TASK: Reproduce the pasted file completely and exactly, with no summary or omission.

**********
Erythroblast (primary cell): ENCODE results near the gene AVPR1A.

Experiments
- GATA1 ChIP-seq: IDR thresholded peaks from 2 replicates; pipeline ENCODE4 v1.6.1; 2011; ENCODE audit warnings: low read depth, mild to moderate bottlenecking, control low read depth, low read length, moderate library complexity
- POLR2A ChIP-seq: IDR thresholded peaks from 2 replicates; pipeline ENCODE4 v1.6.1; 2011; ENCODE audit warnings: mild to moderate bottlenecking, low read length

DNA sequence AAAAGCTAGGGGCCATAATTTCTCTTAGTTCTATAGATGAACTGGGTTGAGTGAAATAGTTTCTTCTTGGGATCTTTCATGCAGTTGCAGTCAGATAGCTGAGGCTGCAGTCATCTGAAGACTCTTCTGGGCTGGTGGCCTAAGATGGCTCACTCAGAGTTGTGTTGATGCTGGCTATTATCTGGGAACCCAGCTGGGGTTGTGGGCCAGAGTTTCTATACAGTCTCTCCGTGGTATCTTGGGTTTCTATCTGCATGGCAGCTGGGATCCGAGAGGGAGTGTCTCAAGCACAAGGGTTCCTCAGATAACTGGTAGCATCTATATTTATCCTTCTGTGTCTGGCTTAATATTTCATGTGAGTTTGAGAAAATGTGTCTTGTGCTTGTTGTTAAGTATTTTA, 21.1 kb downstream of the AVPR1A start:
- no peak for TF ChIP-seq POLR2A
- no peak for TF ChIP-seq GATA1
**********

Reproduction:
Erythroblast (primary cell): ENCODE results near the gene AVPR1A.

Experiments
- GATA1 ChIP-seq: IDR thresholded peaks from 2 replicates; pipeline ENCODE4 v1.6.1; 2011; ENCODE audit warnings: low read depth, mild to moderate bottlenecking, control low read depth, low read length, moderate library complexity
- POLR2A ChIP-seq: IDR thresholded peaks from 2 replicates; pipeline ENCODE4 v1.6.1; 2011; ENCODE audit warnings: mild to moderate bottlenecking, low read length

DNA sequence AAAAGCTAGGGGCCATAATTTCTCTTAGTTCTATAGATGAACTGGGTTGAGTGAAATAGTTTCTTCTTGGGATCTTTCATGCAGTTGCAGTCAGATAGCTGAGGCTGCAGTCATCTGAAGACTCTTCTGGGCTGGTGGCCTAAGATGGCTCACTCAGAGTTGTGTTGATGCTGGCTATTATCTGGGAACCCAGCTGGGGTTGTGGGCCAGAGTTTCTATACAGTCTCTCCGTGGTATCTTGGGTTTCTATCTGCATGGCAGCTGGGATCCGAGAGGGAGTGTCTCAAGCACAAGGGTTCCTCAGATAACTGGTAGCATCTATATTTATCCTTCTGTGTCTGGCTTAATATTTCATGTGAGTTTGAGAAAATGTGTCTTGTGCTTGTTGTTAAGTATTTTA, 21.1 kb downstream of the AVPR1A start:
- no peak for TF ChIP-seq POLR2A
- no peak for TF ChIP-seq GATA1